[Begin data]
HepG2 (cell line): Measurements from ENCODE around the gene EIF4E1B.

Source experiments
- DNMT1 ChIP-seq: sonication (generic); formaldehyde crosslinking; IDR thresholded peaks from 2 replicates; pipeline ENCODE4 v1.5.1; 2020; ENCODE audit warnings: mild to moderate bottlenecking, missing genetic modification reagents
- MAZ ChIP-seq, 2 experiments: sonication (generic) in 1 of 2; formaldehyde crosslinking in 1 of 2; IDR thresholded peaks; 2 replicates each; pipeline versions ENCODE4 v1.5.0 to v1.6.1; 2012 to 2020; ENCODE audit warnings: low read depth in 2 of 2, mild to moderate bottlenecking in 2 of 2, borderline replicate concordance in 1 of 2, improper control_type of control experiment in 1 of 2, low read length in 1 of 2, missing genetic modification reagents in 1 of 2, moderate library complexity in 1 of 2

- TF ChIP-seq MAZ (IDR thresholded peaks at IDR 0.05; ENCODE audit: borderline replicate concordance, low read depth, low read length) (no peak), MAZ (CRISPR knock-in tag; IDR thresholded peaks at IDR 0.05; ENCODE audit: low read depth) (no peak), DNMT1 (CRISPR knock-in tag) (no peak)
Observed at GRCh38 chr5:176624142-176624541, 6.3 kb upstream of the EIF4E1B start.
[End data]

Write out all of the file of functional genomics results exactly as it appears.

HepG2 (cell line): Measurements from ENCODE around the gene EIF4E1B.

Source experiments
- DNMT1 ChIP-seq: sonication (generic); formaldehyde crosslinking; IDR thresholded peaks from 2 replicates; pipeline ENCODE4 v1.5.1; 2020; ENCODE audit warnings: mild to moderate bottlenecking, missing genetic modification reagents
- MAZ ChIP-seq, 2 experiments: sonication (generic) in 1 of 2; formaldehyde crosslinking in 1 of 2; IDR thresholded peaks; 2 replicates each; pipeline versions ENCODE4 v1.5.0 to v1.6.1; 2012 to 2020; ENCODE audit warnings: low read depth in 2 of 2, mild to moderate bottlenecking in 2 of 2, borderline replicate concordance in 1 of 2, improper control_type of control experiment in 1 of 2, low read length in 1 of 2, missing genetic modification reagents in 1 of 2, moderate library complexity in 1 of 2

- TF ChIP-seq MAZ (IDR thresholded peaks at IDR 0.05; ENCODE audit: borderline replicate concordance, low read depth, low read length) (no peak), MAZ (CRISPR knock-in tag; IDR thresholded peaks at IDR 0.05; ENCODE audit: low read depth) (no peak), DNMT1 (CRISPR knock-in tag) (no peak)
Observed at GRCh38 chr5:176624142-176624541, 6.3 kb upstream of the EIF4E1B start.